(Natural News) Grain shippers have delayed deliveries until later in the year amid uncertainty about when barge traffic will normalize. This has softened the demand for barges, with the St. Louis barge spot rate falling to $72.58 per ton in the week of October 18 from its peak of $105.85 per ton in the week of October 11.
Still, the spot rate is up 130 percent from last year and up 260 percent from the three-year average as the limited rains across the South and the Midwest dropped the water level on the Mississippi River to levels that have become too shallow for many barges to navigate effectively.
The water levels on the Lower Mississippi River also continue to be an issue, with the river gauging at Memphis dropping to a new record low of -10.76 feet, slowing the delivery of grain barges to export terminals along the Gulf Coast, where around 60 percent of U.S. crop exports exit the country.
Meanwhile, low water levels on the Ohio River have delayed barge traffic due to groundings and closures for dredging work. Periodic closures for dredging as well as tow and draft restrictions are expected to persist through October based on forecast precipitation. (Related: BARGE-POCALYPSE unfolding as rivers DRY UP, leaving farmers and coal producers with no transportation.)
The Federal Maritime Commission (FMC) requested comments on a notice of proposed rulemaking (NPRM) on October 14, discussing the demurrage and detention (D&D) billing practices of vessel-operating common carriers, non-vessel-operating common carriers and marine terminal operators.
If adopted, the proposed rule would require these billing entities to clarify the nature of their charges and charge only the parts they have contracts with.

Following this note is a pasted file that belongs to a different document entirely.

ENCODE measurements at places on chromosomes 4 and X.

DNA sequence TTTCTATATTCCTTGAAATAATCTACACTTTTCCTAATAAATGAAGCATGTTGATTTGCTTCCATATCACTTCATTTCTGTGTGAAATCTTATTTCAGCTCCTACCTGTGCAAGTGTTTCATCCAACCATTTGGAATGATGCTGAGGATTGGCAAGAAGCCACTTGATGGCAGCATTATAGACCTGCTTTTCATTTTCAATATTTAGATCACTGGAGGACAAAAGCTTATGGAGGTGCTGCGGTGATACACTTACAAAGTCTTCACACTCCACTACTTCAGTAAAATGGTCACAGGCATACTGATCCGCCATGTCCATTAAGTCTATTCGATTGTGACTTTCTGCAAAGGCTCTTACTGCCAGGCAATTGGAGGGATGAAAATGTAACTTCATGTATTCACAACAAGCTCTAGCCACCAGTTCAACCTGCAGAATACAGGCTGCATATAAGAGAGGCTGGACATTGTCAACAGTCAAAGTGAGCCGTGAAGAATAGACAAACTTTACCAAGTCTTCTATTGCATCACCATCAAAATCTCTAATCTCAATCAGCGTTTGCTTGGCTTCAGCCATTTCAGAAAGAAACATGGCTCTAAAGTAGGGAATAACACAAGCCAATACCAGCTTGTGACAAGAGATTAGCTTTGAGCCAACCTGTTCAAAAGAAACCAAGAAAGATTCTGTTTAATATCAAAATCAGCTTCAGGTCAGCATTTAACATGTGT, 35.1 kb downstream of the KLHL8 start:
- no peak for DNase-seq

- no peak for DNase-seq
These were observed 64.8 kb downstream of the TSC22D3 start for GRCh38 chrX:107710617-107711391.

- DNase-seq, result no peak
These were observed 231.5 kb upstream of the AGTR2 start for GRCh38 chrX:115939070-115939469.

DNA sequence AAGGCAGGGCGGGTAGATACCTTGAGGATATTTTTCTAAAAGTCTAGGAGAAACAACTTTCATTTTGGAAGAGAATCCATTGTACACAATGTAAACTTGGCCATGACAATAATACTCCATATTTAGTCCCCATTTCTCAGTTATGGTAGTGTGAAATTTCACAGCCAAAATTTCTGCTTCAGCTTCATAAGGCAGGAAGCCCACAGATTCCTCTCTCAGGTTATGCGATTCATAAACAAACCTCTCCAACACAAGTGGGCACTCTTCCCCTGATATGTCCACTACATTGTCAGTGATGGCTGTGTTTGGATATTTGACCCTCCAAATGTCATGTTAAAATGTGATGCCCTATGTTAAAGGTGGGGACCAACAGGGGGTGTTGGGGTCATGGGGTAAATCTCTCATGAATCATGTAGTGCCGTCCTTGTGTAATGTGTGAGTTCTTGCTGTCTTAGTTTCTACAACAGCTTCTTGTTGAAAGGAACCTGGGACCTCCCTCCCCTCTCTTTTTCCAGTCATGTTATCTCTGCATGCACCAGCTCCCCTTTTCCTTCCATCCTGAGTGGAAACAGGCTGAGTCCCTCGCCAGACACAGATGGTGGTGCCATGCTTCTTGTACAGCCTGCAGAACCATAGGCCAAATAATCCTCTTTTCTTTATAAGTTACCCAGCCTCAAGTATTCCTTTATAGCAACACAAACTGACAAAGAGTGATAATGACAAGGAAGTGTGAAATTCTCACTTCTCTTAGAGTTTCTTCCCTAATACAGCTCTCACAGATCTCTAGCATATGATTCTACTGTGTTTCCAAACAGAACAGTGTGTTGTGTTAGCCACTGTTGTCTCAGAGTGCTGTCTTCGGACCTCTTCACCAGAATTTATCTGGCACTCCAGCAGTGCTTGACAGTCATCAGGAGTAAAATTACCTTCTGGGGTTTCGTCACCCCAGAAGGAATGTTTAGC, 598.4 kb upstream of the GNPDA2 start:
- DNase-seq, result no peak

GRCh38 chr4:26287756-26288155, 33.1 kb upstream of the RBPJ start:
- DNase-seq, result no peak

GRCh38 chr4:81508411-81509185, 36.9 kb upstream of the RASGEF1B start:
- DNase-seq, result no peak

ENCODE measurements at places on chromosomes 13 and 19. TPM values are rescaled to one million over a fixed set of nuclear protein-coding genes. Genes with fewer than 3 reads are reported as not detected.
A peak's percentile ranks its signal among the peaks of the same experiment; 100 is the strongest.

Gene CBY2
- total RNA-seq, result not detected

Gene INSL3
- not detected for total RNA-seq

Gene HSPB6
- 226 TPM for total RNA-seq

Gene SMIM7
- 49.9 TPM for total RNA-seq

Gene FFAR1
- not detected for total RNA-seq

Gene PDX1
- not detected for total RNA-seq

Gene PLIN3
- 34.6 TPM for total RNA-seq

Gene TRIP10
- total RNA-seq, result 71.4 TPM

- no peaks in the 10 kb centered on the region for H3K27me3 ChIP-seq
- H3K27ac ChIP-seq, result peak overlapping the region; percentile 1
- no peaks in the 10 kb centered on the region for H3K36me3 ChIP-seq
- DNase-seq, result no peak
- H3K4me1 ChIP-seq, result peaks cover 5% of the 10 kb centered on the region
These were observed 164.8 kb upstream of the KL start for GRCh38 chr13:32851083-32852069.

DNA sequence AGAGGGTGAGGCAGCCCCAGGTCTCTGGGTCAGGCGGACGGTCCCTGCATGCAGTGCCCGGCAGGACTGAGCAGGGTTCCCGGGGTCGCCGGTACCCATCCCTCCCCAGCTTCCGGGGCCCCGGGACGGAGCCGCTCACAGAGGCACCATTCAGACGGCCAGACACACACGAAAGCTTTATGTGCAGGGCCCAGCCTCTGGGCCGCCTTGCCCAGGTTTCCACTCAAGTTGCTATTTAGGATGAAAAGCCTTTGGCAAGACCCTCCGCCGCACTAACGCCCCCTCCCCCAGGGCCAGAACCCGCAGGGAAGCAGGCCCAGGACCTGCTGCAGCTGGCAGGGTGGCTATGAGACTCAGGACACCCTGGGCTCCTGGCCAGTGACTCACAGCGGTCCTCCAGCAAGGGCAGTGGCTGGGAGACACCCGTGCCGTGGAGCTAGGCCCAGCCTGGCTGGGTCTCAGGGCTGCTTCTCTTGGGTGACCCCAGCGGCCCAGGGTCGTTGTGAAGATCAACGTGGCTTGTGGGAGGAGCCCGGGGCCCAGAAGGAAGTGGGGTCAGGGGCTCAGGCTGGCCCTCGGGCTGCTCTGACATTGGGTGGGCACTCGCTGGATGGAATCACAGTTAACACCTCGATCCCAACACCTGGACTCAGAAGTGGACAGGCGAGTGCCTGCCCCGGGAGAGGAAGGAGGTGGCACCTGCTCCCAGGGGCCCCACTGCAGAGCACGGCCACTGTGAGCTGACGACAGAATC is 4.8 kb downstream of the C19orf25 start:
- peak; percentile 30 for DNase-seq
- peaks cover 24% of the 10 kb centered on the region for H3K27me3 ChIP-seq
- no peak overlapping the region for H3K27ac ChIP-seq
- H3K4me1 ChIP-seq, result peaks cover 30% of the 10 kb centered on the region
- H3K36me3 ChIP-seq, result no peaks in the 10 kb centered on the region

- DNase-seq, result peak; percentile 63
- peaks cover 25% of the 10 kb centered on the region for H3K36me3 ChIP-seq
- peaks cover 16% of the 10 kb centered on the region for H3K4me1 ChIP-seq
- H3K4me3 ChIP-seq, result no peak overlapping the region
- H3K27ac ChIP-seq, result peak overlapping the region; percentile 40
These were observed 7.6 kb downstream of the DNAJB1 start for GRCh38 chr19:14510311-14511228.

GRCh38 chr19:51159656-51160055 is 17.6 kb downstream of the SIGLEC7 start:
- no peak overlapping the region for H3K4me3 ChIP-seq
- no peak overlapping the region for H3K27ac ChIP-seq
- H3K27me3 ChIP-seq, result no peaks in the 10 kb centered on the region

Moreover, the billing entities would be required to issue invoices within 30 days after the accruing charges stop, allow 30 days to dispute the charges and provide clear information on how to dispute such charges.
More specifically, the NPRM proposed adopting the list of minimum information to be included in D&D invoices as well as information that should be added to the lists.
To further define prohibited practices, the NPRM also proposed to clarify which parties may be appropriately billed for D&D charges and establish required practices for invoicing such D&D charges.
Iowa waives truck weight limit to transport more harvest
Iowa Governor Kim Reynolds signed a proclamation on September 30 that relaxed the weight limits and transportation of grain, fertilizer and manure until October 30. During this exemption period, the weight limit and permit are waived for vehicles up to 90,000 pounds in gross weight that transport corn, soybeans, hay, straw, silage, over, dry, liquid and gas fertilizer and dry and liquid manure.
Besides expanding the gross weight limit, the waiver also covers those vehicles that do not exceed the maximum axle weight limit of 20,000 pounds by more than 12.5 percent, as long as they comply with posted limits on roads and bridges. Moreover, the waiver is said to apply to loads transported on all highways within Iowa, except for the interstate highway system.
For the week ending on October 6, unshipped balances of wheat, corn and soybeans for the marketing year 2022-2023 totaled 39.07 million metric tons (mmt), down 23 percent from the same time last year and already down two percent from the previous week.
Net corn export sales for the marketing year 2022 to 2023 were also down 0.200 mmt, down 12 percent from the previous week. Meanwhile, net soybean export sales were at 0.725 mmt, down seven percent from the previous week, while net weekly wheat export sales were at 0.212 mmt, down eight percent from the previous week.
Barged grain movements totaled 639,768 tons for the week ending October 15, which was one percent less than the previous week and 21 percent less compared to the same period in 2021.
For this same week, 414 grain barges moved down the river, which is 13 fewer barges than the previous week. There were also 715 grain barges unloaded in the New Orleans region, 50 percent more than the previous week.
Visit SupplyChainWarning.com for more updates about the global supply chain crisis.
Watch the video below to learn more about how water levels can affect supplies from barges.
This video is from the TNFMWORLDNEWS channel on Brighteon.com.
More related stories: